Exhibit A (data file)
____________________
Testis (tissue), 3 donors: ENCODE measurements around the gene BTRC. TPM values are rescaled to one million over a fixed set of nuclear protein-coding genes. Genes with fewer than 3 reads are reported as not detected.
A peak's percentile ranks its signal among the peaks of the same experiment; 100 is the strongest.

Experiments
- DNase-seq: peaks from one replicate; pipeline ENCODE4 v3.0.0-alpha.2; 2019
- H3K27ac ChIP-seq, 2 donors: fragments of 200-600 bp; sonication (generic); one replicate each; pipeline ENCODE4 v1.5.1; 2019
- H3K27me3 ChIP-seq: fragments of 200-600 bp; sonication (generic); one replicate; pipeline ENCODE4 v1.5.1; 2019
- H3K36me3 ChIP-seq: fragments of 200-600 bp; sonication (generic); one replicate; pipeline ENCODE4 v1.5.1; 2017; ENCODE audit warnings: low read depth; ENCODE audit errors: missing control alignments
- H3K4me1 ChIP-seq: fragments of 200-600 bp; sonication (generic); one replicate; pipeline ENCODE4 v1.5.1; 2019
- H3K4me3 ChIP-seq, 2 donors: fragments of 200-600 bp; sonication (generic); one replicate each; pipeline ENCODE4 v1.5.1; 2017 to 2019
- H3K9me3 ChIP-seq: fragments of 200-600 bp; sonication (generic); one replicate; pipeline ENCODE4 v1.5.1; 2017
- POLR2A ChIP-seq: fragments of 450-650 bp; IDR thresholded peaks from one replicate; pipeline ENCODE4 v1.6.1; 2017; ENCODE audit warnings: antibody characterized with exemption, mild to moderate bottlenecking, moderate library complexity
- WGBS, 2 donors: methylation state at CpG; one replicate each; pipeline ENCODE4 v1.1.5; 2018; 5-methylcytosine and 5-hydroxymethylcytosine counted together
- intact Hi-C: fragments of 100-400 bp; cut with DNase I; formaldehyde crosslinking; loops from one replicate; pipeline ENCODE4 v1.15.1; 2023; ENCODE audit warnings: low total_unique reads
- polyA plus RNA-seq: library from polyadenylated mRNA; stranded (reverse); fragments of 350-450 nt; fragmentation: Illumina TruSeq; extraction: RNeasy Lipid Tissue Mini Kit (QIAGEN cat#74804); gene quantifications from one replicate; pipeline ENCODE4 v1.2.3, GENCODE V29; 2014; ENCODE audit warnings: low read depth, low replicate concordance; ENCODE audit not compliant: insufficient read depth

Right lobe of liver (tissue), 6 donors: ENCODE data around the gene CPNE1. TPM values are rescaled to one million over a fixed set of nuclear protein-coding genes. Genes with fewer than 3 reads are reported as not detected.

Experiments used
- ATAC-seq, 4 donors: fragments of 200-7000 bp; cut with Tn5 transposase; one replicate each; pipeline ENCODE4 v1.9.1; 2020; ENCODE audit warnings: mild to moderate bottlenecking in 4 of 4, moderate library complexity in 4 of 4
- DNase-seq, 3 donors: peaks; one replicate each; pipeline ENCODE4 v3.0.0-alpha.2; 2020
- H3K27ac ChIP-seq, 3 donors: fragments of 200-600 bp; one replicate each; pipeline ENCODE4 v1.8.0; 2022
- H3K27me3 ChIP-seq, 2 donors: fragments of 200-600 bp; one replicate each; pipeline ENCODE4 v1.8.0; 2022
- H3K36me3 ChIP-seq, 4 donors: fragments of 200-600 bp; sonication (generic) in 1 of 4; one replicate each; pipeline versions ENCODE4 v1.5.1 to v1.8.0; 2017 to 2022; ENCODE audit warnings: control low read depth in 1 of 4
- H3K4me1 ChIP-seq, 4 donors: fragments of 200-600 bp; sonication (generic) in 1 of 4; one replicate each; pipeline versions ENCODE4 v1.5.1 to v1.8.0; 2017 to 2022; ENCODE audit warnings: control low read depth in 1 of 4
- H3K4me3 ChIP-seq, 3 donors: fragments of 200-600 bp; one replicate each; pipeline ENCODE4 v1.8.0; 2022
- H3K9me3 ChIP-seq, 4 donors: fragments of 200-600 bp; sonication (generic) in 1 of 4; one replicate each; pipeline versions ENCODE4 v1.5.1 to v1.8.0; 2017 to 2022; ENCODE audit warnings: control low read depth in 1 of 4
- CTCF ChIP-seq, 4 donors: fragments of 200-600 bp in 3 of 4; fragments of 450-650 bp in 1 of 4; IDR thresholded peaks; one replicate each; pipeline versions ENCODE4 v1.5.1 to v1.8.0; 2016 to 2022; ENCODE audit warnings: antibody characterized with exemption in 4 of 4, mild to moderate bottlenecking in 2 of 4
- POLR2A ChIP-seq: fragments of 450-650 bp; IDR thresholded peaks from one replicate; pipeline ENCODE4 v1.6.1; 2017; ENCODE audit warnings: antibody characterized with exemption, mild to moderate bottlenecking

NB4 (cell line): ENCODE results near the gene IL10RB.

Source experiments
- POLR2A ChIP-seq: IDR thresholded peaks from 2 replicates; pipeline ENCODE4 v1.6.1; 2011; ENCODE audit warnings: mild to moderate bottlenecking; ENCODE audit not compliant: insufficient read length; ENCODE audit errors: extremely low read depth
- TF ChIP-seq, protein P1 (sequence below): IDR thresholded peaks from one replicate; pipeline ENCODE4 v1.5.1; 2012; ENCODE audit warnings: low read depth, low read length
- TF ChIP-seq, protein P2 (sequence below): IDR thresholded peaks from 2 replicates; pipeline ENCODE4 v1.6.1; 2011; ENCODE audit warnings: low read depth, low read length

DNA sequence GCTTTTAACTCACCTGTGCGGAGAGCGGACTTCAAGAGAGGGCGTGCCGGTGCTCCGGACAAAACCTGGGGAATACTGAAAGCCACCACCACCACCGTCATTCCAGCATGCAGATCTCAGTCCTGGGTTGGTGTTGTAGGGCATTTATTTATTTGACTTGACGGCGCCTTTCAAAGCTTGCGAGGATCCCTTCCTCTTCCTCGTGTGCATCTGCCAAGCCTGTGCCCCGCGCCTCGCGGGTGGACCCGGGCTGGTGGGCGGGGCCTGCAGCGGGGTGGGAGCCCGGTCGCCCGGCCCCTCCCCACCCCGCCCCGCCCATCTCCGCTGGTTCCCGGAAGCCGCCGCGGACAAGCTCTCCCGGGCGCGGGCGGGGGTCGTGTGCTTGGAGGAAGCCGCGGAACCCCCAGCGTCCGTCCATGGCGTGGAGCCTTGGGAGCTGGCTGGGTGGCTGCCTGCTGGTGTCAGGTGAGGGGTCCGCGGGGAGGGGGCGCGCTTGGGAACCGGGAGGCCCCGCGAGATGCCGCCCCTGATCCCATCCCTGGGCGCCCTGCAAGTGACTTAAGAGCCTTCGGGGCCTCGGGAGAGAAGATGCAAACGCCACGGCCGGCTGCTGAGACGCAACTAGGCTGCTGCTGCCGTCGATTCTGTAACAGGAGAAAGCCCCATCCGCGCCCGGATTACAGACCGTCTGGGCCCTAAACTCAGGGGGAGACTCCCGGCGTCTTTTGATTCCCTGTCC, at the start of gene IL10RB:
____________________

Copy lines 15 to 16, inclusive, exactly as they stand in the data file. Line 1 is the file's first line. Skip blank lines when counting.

Right lobe of liver (tissue), 6 donors: ENCODE data around the gene CPNE1. TPM values are rescaled to one million over a fixed set of nuclear protein-coding genes. Genes with fewer than 3 reads are reported as not detected.

Experiments used